“Earlier in the year, we finished installing seven smart reclosers or electronic circuit breakers — at strategic intervals along the two lines, which are interconnected,” Potomac Edison spokesperson Todd Meyers told The Republican News.
Reclosers are protective devices that can literally sense a problem or fault on the line, such as a squirrel, tree branch, failed equipment, etc. Meyers said these high-tech devices are designed to open and interrupt the power if the problem persists for more than a few seconds, which causes an outage, but ultimately saves major damage to equipment that could lead to costly and lengthy repairs and longer outages.
“Once the typical recloser is open, a lineman needs to drive out, investigate the problem, and reset the equipment,” Meyers said. “That takes time, and customers are without power until the process is complete.”
But as Meyers put it, the new reclosers being used in Garrett County today, are a prototype technology not used at any other Potomac Edison service area.
“They are programmable, which means that without any human intervention, they can sense the problem and work in concert with the other programmable reclosers along the line to operate automatically to reconfigure the system in a matter of seconds, isolating the problem and greatly limiting the number of customers affected by the outage,” he explained.
The area Potomac Edison engineers chose is what Meyers calls a problematic set of two lines, or circuits, called the Turkey Neck Circuit, which serves about 2,160 customers along its 105-mile length here. He said those particular lines are long, and experience more outages than most.
“They are traversing through rugged mountainous areas in Garrett County that are impacted by more severe weather,” he said.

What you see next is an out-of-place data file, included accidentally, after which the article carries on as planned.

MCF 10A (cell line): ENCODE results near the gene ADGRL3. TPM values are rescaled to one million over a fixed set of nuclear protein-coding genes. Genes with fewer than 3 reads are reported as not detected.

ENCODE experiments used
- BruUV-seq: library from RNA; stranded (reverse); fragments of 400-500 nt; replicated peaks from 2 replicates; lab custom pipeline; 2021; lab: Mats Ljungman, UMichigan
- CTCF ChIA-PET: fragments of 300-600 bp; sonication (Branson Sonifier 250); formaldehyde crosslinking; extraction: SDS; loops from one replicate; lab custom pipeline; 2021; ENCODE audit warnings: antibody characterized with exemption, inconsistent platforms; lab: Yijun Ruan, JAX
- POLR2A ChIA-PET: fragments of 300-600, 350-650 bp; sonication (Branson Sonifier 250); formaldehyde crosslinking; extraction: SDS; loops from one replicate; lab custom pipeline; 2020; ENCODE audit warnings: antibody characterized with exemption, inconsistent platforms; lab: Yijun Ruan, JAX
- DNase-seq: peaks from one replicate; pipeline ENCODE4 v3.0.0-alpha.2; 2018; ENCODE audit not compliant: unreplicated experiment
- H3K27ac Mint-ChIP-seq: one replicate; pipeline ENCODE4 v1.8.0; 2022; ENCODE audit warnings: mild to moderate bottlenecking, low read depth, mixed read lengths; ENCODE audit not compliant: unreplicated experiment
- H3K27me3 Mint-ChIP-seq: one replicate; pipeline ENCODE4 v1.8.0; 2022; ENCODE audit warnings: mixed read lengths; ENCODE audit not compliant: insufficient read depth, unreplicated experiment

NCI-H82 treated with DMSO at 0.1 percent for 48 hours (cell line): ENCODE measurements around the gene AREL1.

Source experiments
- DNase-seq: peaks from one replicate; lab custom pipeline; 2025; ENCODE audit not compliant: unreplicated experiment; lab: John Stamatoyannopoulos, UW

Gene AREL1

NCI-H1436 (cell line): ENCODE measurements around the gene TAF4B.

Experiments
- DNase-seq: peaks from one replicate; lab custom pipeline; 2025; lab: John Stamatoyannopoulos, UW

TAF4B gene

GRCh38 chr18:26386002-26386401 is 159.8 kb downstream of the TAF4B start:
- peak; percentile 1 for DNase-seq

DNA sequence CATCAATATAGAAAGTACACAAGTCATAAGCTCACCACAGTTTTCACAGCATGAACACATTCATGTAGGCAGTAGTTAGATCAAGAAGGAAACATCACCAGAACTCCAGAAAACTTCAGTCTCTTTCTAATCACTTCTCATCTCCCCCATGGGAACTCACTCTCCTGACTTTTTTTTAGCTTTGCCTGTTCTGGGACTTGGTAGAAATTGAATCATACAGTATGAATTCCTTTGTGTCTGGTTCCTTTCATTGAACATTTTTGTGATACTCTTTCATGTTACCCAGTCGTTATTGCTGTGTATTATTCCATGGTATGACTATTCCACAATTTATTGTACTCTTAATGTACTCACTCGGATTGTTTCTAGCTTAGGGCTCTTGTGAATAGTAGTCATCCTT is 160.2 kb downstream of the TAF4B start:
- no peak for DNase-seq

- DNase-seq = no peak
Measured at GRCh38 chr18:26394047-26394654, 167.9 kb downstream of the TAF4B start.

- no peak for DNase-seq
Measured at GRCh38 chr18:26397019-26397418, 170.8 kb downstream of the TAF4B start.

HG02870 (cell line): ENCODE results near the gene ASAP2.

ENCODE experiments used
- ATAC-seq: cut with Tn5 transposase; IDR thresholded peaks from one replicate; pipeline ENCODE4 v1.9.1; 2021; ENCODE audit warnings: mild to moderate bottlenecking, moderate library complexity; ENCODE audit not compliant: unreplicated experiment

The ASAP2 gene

The new reclosers divide long sections of line into smaller intervals that serve distinct blocks of customers, Meyers said.
“If a tree falls onto the line causing damage and interrupting power, the reclosers operate automatically, temporarily reconfiguring the system so most customers can be fed with electricity even while repairs are being made,” he said. “All this happens within 60 seconds of the initial problem being detected.”
In simple terms, one of the lines does double duty, handling customers for both circuits temporarily while repairs are made to the damaged section of wire on the other circuit.
“To allow for this to occur, we also had to install new, larger conductor wire capable of carrying more electricity on the sections of the main 21-mile line connecting our electric substations at Oak Park near Oakland and Thayerville,” he explained. “That main line is interconnected to the Turkey Neck and Pysell Crosscut circuits.”
Potomac engineers began working on the project in late 2016 at a cost of $300,000. Since going online in January, Meyers said the system has already prevented at least one major outage.
“The new system recently worked as intended after an outage on the Pysell Crosscut Circuit, and nearly 1,000 customers who would have otherwise experienced a lengthy outage while repairs were being made kept their power,” he said.
The next step is for Potomac engineers to evaluate the results of the new technology, but as Meyers put it, the preliminary results are promising.
“We are in the process of identifying some solid candidates to expand the new equipment into West Virginia, particularly in Potomac Edison’s Eastern Panhandle, where we serve nearly 140,000 customers,” he said.
NCWV Media Business Editor John Dahlia can be reached at (304) 276-1801 or by email at email@example.com